It also recently introduced its own Upcycling Signal Logo to indicate which items are either upcycled or contain at least 50 percent recycled or bio-based materials.
In 2021, LVMH joined the UN Fashion Charter. It also released its first comprehensive social and environmental report along with its sustainability report called Life 360.
Many of its competitors already had sustainability plans in place, LVMH and Vuitton specifically, are making up for lost time. Before his untimely passing in 2021, creative director Virgil Abloh helped Louis Vuitton advance its sustainability efforts, adding a focus on upcycling materials and establishing a label to help orient customers to the brand’s efforts.
Its recent appointment of Pharrell Williams to succeed Abloh also points to a sustainable future. While the move has been criticized as sensationalizing the label with a celebrity director instead of and up-and-coming designer, Williams embodies much of the same sustainable sensibilities as Abloh.
Life 360 is also expected to continue in that direction, as well as help the brand address its impact company-wide, not just on production.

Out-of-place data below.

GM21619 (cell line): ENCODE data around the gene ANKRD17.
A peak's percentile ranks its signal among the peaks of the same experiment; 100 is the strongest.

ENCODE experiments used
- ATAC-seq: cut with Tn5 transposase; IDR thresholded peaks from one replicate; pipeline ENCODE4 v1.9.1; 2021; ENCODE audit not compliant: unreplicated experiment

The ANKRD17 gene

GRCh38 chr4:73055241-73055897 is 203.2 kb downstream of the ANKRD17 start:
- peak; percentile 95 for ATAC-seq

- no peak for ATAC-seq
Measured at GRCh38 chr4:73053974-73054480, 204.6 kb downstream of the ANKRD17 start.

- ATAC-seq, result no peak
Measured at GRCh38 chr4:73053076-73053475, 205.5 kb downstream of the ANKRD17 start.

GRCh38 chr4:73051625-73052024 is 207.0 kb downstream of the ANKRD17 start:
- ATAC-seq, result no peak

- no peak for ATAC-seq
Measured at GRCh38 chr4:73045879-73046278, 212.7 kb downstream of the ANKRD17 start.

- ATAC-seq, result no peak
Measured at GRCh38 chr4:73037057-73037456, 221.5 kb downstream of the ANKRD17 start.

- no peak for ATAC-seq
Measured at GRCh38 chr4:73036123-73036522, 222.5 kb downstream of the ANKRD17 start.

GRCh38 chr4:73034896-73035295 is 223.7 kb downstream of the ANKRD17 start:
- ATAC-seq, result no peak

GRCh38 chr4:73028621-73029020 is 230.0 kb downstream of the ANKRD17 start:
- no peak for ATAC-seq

Group environment development deputy director Alexandre Capelli told Vogue Business that efforts across brands are being explored as well, like using waste from Champagne production in other areas, perhaps the media for lab-grown fur, to reduce waste. LVMH is also embracing regenerative agriculture as part of its shift. “Regenerative design means regenerative materials, regenerative processes — and it’s not easy to define, or even to find regenerative processes for each material — and also circular design. If you have all of that, then maybe we can start to talk about regenerative design,” Capelli says.
For Louis Vuitton, the luxury ethos has always been tied to sustainability; it goes hand-in-hand with quality. That’s true, Burke says, even in the wake of environmental protestors that disrupted the label’s Paris Fashion Week show earlier this month.
“I understand why they targeted us because we’re the number-one brand,” he said. But Burke says it’s missing the bigger picture and luxury’s role in the shift because the type of luxury Louis Vuitton values “is the most sustainable way of consuming that we can imagine.”